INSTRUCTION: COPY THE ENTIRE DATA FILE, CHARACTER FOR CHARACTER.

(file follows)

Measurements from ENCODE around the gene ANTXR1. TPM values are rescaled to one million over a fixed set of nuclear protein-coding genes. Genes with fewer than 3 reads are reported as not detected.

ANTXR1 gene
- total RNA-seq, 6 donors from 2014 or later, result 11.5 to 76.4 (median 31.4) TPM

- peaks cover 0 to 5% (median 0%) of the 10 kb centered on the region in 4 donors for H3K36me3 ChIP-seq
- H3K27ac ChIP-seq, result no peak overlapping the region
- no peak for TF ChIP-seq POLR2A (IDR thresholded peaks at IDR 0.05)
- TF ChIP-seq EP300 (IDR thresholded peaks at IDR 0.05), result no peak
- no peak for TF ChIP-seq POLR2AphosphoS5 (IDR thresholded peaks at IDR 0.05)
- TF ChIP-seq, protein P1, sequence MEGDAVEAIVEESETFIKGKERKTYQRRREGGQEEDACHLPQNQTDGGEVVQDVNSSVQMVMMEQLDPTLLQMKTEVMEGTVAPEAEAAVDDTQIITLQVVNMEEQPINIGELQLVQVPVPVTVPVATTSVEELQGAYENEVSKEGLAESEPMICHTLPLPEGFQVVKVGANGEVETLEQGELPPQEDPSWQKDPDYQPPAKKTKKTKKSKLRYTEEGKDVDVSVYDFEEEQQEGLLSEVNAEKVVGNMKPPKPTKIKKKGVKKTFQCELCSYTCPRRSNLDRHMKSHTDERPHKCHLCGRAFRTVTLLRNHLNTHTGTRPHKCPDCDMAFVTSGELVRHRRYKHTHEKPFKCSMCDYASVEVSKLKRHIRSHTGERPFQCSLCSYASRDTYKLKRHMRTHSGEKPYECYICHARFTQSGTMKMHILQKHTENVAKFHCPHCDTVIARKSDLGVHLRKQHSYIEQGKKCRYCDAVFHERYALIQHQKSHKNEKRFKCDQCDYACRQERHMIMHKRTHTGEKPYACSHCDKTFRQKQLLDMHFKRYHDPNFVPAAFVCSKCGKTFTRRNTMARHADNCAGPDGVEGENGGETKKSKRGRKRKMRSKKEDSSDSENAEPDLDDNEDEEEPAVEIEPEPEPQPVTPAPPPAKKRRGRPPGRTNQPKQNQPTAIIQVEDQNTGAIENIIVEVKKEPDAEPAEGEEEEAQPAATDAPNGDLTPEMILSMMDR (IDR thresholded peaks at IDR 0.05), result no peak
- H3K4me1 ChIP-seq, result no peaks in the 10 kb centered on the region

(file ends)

Measurements from ENCODE around the gene ANTXR1. TPM values are rescaled to one million over a fixed set of nuclear protein-coding genes. Genes with fewer than 3 reads are reported as not detected.

ANTXR1 gene
- total RNA-seq, 6 donors from 2014 or later, result 11.5 to 76.4 (median 31.4) TPM

- peaks cover 0 to 5% (median 0%) of the 10 kb centered on the region in 4 donors for H3K36me3 ChIP-seq
- H3K27ac ChIP-seq, result no peak overlapping the region
- no peak for TF ChIP-seq POLR2A (IDR thresholded peaks at IDR 0.05)
- TF ChIP-seq EP300 (IDR thresholded peaks at IDR 0.05), result no peak
- no peak for TF ChIP-seq POLR2AphosphoS5 (IDR thresholded peaks at IDR 0.05)
- TF ChIP-seq, protein P1, sequence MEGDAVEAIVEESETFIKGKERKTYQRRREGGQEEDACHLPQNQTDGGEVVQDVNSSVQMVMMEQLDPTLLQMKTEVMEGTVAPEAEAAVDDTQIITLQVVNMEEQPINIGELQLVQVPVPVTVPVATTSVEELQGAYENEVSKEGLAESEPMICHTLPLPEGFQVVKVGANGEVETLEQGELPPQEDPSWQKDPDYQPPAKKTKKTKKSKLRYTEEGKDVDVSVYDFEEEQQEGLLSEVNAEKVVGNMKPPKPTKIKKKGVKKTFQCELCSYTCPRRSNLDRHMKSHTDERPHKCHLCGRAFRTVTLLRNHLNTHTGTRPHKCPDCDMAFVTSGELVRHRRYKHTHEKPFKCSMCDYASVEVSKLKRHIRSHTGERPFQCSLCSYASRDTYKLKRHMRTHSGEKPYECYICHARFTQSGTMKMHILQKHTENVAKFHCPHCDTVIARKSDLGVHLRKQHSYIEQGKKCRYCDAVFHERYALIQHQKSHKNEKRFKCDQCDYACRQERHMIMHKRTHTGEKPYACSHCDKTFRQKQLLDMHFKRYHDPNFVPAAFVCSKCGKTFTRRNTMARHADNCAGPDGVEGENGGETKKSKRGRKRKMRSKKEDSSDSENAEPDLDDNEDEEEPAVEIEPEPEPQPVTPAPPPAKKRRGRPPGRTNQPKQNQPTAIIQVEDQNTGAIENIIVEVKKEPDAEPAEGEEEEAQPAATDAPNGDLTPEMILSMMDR (IDR thresholded peaks at IDR 0.05), result no peak
- H3K4me1 ChIP-seq, result no peaks in the 10 kb centered on the region